Now perhaps the vistor to this website – particularly if he or she is an American citizen subject to federal income tax – at this point might be thinking that the goals of the Chase Lake Prairie Project are all well and good, prairie potholes on the northern Great Plains are certainly worth preserving, but does the financing of this project necessarily represent the highest and wisest use of public funds chosen impartially against the many other worthy endeavors that compete for government financing? Or, to frame this as a more blunt rhetorical question, is this largest of prairie restorations a bit of a boondoggle? Why of course it is – this is North Dakota.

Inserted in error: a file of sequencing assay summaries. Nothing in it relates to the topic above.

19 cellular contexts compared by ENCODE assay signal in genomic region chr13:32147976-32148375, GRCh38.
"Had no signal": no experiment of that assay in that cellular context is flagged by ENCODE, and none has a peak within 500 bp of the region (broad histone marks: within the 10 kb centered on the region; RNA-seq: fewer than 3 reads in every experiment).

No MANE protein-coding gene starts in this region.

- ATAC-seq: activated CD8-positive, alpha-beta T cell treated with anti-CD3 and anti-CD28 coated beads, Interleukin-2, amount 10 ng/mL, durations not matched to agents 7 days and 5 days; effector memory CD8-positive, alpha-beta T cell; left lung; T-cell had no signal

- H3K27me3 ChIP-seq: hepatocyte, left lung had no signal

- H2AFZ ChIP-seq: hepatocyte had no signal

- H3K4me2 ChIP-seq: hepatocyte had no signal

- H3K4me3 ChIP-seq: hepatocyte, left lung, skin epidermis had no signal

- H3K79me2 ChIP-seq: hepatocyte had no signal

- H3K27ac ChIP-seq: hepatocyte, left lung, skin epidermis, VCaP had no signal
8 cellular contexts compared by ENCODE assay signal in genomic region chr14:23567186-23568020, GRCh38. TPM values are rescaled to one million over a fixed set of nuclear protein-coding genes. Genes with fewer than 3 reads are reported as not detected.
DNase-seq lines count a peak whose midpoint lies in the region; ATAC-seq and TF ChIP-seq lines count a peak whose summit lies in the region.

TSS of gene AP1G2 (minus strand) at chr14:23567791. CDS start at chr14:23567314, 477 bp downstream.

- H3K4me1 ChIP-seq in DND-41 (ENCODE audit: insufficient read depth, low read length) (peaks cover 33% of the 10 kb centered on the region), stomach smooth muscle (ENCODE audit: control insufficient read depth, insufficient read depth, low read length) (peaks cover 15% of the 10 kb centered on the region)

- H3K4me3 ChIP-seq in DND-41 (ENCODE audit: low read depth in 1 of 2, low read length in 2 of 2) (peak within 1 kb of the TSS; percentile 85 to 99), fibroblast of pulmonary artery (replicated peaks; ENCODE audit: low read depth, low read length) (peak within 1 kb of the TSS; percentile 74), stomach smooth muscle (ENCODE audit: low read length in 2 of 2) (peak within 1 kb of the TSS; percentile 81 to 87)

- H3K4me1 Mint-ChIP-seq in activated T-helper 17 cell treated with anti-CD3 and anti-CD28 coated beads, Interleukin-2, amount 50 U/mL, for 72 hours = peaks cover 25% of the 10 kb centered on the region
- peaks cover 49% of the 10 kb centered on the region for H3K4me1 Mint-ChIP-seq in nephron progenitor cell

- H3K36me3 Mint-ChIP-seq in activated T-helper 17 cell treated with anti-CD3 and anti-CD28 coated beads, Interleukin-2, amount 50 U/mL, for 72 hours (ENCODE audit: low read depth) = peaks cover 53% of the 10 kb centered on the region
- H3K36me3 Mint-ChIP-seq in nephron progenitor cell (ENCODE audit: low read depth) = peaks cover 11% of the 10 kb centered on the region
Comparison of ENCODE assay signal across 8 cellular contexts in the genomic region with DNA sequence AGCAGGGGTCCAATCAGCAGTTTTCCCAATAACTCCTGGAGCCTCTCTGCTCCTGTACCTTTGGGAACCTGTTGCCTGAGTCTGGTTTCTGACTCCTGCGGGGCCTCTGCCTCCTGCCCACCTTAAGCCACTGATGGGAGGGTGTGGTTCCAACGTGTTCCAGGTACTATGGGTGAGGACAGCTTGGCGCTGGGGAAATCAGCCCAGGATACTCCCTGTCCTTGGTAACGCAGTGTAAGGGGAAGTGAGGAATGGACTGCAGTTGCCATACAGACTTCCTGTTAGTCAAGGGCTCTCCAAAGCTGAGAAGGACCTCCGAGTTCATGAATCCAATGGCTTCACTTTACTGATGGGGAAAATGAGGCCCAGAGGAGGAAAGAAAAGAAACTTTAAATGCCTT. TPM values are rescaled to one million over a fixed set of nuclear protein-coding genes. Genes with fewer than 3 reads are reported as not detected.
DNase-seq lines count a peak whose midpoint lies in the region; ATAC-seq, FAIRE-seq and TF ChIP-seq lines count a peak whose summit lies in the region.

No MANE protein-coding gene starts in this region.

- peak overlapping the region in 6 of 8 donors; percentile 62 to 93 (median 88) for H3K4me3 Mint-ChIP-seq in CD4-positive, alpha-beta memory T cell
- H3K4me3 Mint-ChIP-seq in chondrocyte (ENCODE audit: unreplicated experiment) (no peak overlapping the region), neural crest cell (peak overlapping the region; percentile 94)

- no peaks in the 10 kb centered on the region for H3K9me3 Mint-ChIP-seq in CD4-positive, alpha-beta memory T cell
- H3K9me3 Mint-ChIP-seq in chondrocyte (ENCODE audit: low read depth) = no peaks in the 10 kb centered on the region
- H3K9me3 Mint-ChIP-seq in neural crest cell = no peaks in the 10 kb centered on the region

In defense of the Chase Lake Prairie Project it can be argued that the US Fish and Wildlife Service is to a large extent a self-supporting agency through various fees that sportsmen pay, and the landowners involved are giving up something of value when they agree to limit some economic activities on their land. Quite a bit of money to preserve this area is also coming from private partners – the taxpaying public is really on the hook for only a small fraction of the project’s total cost. Additionally, the power of the federal government to regulate isolated nonnavigable wetlands such as prairie potholes has been considerably scaled back since a 5-4 Supreme Court decision in 2001. The Army Corp of Engineers previously had broad authority to prevent the draining of most wetlands based upon the implied federal right to regulate navigable waters contained within the Interstate Commerce Clause of the US Constitution. The government and its partners must now pay cash for what before they might have preserved through decree and a lengthy permit process.